While the multiple attempts to buy out Storm Lake's most dominant employer are cause for close scrutiny, Storm Lake Area Development Corporation leader Jim Gossett suspects that the pork plant in the city will continue to thrive regardless.
"Local employment is a primary concern, but I have to think that the IBP plant would continue to be open even if there would be a new owner. The Storm Lake facility has always been touted by IBP as the most efficient in their entire company, and $17 million has recently been invested into expanding the plant. It seems impractical that any new owner would choose to abandon such a strong, productive workforce," Gossett said this week, shortly after the third multi-billion-dollar buyout attempt for IBP in recent months.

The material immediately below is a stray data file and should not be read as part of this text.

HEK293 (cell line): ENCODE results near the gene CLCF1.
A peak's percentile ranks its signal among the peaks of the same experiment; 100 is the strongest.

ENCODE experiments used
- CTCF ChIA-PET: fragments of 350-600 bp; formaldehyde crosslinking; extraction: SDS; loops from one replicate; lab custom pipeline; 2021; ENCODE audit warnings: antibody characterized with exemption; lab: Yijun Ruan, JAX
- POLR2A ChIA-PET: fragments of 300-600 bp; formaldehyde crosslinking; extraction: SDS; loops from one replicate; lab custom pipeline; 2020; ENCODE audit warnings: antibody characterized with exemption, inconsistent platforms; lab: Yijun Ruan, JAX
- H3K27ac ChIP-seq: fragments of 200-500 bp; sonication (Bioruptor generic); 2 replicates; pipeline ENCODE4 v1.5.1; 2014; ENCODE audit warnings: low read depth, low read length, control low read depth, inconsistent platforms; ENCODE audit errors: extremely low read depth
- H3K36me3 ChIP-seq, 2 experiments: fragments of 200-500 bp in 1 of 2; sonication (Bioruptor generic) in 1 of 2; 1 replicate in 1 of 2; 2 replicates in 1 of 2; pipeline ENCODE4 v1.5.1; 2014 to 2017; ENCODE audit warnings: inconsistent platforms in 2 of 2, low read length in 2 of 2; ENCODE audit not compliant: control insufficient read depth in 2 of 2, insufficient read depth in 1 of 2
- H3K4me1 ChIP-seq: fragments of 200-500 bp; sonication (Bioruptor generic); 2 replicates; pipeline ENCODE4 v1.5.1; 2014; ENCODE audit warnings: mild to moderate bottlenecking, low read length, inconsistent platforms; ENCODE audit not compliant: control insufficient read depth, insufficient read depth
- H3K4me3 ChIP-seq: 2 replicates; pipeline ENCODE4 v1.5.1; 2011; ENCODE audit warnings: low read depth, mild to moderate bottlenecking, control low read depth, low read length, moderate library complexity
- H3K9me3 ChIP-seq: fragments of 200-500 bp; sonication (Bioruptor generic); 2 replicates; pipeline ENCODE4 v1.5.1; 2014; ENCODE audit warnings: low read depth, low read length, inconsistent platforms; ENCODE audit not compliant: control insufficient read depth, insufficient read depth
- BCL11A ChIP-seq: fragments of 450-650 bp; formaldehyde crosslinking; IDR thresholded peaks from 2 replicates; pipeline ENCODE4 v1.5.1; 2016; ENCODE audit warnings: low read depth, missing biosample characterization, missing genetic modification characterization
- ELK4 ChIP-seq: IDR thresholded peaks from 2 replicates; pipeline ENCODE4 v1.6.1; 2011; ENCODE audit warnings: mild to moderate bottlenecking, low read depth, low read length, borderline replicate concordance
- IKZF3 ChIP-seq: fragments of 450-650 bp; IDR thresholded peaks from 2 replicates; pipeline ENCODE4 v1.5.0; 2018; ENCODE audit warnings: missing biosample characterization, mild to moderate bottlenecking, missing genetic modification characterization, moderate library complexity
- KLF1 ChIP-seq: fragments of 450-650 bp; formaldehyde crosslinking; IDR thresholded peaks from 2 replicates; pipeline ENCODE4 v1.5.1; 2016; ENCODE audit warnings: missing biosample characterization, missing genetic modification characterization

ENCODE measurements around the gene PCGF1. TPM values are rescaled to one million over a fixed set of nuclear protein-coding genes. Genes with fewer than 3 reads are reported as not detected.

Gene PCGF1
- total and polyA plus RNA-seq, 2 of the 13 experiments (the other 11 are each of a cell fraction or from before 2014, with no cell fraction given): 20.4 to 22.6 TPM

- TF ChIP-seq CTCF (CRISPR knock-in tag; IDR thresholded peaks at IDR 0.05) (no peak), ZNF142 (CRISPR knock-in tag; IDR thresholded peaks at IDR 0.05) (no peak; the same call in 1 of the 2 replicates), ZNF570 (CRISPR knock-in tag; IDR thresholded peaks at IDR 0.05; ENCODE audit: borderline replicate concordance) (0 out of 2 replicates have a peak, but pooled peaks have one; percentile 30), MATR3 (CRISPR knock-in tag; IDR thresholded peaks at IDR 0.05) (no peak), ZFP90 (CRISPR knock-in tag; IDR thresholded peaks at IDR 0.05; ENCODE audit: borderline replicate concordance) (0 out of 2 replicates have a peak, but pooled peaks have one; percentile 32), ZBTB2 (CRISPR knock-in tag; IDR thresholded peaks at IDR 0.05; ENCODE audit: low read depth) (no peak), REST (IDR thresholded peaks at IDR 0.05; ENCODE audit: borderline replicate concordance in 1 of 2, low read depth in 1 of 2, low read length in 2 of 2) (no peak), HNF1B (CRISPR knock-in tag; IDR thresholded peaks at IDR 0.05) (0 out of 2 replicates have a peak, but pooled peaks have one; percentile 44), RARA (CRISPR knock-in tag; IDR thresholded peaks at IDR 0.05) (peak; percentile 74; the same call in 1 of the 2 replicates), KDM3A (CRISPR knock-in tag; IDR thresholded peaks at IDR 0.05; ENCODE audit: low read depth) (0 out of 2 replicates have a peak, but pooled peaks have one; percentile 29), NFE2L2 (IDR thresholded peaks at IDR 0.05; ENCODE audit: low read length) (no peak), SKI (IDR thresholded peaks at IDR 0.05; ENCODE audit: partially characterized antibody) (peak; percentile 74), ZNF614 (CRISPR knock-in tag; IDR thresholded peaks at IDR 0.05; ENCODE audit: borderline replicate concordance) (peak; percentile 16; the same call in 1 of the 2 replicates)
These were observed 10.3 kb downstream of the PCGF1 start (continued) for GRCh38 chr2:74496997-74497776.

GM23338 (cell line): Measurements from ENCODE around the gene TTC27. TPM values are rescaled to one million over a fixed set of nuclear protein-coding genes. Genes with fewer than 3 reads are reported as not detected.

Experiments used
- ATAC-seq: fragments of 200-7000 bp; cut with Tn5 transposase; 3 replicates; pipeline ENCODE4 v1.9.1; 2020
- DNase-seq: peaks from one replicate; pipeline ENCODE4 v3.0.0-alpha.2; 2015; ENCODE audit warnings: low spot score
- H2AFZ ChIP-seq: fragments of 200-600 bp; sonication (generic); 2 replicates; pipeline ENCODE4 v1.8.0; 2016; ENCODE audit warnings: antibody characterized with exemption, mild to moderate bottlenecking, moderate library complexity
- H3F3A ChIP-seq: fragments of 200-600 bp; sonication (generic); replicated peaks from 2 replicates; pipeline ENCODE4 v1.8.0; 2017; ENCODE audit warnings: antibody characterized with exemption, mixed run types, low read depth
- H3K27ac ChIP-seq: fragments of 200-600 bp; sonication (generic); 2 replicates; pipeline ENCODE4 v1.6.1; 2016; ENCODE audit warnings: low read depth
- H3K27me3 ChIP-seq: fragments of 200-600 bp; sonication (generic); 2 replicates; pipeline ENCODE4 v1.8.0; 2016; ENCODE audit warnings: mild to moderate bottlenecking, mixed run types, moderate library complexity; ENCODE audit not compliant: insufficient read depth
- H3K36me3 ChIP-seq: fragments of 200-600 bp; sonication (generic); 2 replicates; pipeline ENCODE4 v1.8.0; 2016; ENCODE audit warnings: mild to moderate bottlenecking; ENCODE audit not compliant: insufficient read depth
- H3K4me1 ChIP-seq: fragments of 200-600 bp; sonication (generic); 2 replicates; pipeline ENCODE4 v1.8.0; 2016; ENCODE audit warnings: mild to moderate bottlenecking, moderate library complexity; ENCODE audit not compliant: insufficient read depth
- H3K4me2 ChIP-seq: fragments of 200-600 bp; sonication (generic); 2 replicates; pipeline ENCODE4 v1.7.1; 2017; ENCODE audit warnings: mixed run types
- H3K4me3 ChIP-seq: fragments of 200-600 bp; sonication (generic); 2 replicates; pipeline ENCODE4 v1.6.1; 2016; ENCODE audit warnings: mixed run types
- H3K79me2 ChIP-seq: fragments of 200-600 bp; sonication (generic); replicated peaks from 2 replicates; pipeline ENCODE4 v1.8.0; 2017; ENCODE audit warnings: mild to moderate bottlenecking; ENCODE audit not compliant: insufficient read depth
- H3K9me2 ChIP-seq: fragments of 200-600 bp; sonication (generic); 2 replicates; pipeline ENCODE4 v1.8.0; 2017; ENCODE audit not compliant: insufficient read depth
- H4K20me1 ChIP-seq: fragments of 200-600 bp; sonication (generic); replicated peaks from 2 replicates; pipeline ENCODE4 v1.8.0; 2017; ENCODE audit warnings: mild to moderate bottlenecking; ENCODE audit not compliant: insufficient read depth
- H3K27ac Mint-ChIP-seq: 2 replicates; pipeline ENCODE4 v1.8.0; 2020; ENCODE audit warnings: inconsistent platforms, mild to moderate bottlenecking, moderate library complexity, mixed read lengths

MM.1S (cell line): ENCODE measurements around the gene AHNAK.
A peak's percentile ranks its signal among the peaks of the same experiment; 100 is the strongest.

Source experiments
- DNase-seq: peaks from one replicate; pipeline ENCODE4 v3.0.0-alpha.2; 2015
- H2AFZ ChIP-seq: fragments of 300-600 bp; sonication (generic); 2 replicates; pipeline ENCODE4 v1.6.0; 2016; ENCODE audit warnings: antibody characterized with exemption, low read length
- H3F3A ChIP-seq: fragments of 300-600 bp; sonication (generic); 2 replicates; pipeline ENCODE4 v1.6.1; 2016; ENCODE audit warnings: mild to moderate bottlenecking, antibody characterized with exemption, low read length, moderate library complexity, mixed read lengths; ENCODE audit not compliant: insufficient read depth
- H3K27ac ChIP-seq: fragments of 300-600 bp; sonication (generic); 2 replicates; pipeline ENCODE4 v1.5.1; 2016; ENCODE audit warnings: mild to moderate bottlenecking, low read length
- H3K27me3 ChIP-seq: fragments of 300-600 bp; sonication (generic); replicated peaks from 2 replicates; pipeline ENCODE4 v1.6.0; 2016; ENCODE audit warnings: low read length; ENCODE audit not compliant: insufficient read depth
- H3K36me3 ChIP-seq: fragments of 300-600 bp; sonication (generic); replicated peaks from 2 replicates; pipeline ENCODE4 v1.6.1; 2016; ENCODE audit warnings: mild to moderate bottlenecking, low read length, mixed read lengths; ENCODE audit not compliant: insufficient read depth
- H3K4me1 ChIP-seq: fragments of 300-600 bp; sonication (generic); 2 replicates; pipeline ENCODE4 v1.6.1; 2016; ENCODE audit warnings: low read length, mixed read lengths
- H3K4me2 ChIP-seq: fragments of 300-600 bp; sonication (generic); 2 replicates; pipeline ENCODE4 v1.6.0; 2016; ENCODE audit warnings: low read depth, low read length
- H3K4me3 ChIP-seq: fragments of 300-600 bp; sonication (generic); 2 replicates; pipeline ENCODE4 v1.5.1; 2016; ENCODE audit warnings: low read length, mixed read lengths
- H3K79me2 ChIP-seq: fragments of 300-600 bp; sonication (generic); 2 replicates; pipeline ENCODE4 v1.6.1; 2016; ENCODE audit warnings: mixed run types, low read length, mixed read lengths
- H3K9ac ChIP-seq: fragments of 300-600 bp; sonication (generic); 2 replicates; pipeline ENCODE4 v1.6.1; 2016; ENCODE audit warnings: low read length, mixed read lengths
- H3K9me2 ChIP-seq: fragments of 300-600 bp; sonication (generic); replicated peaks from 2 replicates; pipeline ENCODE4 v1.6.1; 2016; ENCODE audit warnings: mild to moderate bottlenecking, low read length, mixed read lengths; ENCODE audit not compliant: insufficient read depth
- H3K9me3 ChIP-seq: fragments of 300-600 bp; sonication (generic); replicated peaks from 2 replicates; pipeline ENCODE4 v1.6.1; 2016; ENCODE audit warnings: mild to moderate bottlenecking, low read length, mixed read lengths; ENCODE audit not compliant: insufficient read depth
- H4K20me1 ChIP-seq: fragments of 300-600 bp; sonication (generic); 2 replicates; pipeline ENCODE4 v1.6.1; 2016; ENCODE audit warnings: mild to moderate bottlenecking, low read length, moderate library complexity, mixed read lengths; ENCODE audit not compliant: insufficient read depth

In response to the Dec. 4 offer from Tyson Foods, IBP is "prepared to enter into discussions with you regarding your proposal," according to a letter from IBP special committee chair JoAnn Smith to Tyson president John Tyson Monday. IBP agreed to make financial documents available to Tyson for review. IBP officials are, however, concerned about the current trading price of Tyson stock, which serves as a key element in the buyout. "We are very interested in discussing with you ways to protect the value for IBP stockholders," Smith wrote, adding that IBP officials hope to meet with Tyson to discuss the regulatory and political implications of the potential deal.
Read the rest of this article in the 12/07 Pilot Tribune.